I’m so desperate for data points that I’m looking up websites like this one to see who has the hardest run of games between now and the end of the season. I know deep down that these types of websites should always be taken with a pinch of salt, but this stage of the season when there is a potential title on the line, feels like I need to find some sort of comfort from somewhere – anywhere – to give me hope that it isn’t going to implode with just a few games to go.

On the pod last night we were asked if Arsenal were going to win the league. I couldn’t answer it. Because I am that superstitious that I believe that the second that comment comes out of my mouth, I’ll have jinxed us. Me. Some random guy in West London would have a bearing on a football team with whom I have absolutely no control over whatsoever. But this is what title runs do to grown adults. When we won our last league title in 2004 I was 21. I’d been supporting an Arsenal team that since 1998 had basically fought for a title every season. So from the age of 16 – 21 I had gotten used to it and I didn’t feel the same levels of worry and stress that I do now. But here I am with more stresses than back then. With more worry. With more fear and superstition than I ever had. Man City fans aren’t feeling what we are feeling because they’ve become battle-hardened like I was back in the early 2000s. They know that whatever happens they’ll be fighting for a title next year and the year after. For us this is new; for some young Gooners this is all they know and they haven’t experienced a title win before. Let me tell you now, if you are one of those people, this feels a lot more nerve-racking to me than it did back then, honestly.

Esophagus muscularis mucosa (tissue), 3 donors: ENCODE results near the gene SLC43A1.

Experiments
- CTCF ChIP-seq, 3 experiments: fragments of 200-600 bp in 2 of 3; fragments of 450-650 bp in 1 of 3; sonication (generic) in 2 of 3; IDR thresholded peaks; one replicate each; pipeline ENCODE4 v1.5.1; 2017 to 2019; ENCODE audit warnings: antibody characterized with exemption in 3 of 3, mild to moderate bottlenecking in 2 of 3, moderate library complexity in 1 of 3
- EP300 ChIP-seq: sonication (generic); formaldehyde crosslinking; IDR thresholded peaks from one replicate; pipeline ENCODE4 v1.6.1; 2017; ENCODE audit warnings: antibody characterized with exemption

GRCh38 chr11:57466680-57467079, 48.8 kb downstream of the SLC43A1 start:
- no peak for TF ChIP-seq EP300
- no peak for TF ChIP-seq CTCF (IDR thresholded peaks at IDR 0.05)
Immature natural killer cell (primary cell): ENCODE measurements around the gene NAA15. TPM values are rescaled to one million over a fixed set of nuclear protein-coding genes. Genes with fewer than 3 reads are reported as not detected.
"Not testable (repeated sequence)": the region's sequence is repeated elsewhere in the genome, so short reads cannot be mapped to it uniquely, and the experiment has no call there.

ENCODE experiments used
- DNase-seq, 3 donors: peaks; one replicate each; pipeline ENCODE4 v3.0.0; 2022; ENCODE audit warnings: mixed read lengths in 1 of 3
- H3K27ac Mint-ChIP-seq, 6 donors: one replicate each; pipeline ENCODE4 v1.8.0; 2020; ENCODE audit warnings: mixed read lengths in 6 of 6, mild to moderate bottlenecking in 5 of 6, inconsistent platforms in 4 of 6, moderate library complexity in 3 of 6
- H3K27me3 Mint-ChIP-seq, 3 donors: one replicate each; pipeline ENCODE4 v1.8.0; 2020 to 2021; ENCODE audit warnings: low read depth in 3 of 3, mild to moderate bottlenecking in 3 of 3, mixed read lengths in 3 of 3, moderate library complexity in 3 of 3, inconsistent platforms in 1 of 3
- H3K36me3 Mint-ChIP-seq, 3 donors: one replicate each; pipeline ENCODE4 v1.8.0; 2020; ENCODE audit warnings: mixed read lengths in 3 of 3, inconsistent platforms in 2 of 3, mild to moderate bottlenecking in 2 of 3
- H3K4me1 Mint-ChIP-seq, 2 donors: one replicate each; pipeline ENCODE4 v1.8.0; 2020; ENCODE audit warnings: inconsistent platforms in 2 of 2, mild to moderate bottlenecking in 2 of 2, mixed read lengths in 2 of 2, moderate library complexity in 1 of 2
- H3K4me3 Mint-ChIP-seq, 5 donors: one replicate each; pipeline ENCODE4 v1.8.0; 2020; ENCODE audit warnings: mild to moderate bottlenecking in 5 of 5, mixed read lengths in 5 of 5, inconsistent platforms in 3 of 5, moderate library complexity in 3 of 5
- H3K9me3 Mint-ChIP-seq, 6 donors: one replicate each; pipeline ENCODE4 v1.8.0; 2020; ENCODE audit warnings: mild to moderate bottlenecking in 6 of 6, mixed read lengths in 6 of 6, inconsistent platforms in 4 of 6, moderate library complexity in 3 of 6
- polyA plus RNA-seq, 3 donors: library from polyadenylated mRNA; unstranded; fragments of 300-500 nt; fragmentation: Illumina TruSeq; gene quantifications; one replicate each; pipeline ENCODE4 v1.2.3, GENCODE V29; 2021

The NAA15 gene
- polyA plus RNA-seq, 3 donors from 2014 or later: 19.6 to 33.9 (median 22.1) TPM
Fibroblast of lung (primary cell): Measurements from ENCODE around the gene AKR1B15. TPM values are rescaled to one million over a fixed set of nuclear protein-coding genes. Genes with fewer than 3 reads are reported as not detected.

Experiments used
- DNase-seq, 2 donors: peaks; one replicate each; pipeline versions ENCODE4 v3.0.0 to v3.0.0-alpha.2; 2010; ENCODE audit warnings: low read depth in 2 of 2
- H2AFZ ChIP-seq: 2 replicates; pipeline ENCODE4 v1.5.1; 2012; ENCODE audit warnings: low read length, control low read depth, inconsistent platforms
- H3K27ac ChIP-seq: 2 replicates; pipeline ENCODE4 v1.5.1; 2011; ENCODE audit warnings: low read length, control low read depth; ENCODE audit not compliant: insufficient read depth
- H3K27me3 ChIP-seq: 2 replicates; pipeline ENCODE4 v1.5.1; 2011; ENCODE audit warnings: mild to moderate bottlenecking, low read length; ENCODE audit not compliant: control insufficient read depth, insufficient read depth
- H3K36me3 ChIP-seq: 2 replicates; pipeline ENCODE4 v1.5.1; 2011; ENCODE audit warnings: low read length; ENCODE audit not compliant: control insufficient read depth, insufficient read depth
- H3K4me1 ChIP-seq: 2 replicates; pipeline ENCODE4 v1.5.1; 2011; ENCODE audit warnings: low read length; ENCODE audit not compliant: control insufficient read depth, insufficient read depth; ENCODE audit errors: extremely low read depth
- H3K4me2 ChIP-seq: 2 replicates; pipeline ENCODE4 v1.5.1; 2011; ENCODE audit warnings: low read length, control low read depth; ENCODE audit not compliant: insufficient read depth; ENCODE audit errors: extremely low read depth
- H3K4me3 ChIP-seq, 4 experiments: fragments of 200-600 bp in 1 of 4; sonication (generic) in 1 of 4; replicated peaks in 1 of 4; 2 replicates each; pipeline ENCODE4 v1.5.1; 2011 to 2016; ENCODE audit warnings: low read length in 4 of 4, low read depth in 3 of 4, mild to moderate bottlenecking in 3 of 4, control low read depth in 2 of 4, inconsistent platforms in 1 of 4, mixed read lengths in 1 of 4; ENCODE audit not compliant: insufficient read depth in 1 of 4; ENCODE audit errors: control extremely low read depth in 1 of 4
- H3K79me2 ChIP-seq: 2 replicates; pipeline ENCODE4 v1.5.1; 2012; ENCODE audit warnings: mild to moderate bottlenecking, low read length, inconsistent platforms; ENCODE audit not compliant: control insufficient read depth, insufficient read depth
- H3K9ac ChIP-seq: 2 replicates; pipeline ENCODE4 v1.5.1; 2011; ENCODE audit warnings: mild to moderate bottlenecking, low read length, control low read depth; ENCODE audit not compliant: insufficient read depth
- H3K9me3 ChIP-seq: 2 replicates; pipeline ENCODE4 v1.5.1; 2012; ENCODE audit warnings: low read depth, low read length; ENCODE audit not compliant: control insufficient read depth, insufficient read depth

10 games feels like an age. It will all be over very quickly indeed. But right now, it feels like forever. But let’s keep that mantra that the team keep trotting out:

One. Game. At. A. Time.